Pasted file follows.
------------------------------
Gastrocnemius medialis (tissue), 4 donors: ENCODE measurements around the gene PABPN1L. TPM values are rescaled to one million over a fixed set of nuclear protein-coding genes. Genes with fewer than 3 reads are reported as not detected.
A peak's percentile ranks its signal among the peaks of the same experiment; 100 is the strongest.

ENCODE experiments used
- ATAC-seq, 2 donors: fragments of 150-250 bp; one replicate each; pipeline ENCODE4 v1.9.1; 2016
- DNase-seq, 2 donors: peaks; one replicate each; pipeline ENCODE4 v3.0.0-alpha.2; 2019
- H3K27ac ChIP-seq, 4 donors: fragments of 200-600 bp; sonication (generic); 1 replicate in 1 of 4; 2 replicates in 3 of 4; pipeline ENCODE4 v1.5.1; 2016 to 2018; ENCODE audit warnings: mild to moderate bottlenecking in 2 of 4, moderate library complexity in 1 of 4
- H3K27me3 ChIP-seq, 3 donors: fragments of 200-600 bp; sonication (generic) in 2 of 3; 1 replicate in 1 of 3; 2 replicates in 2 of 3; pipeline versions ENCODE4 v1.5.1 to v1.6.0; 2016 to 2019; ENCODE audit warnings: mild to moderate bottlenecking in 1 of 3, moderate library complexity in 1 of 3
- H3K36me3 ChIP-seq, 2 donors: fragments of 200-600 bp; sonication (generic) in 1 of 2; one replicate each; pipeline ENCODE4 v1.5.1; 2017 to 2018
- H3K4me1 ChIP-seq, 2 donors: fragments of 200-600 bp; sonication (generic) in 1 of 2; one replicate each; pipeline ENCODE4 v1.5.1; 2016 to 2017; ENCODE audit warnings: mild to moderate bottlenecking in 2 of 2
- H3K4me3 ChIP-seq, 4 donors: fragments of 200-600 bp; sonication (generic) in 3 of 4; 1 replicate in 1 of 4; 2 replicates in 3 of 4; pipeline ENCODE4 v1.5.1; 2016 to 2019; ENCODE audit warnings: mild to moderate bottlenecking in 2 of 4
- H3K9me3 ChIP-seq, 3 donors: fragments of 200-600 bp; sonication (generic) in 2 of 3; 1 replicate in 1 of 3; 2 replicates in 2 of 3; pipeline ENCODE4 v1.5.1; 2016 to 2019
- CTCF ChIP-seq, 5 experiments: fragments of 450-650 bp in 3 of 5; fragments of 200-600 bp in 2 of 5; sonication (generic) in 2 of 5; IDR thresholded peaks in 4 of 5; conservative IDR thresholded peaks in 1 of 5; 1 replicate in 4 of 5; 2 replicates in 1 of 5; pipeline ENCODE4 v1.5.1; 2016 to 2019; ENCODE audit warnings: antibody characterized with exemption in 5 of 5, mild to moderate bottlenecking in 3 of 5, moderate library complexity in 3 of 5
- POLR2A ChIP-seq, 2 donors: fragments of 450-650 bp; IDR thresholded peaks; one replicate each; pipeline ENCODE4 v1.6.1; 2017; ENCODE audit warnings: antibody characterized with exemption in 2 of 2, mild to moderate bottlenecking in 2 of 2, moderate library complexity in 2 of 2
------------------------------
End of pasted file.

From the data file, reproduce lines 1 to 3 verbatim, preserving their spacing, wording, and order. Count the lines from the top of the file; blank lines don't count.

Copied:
Gastrocnemius medialis (tissue), 4 donors: ENCODE measurements around the gene PABPN1L. TPM values are rescaled to one million over a fixed set of nuclear protein-coding genes. Genes with fewer than 3 reads are reported as not detected.
A peak's percentile ranks its signal among the peaks of the same experiment; 100 is the strongest.

ENCODE experiments used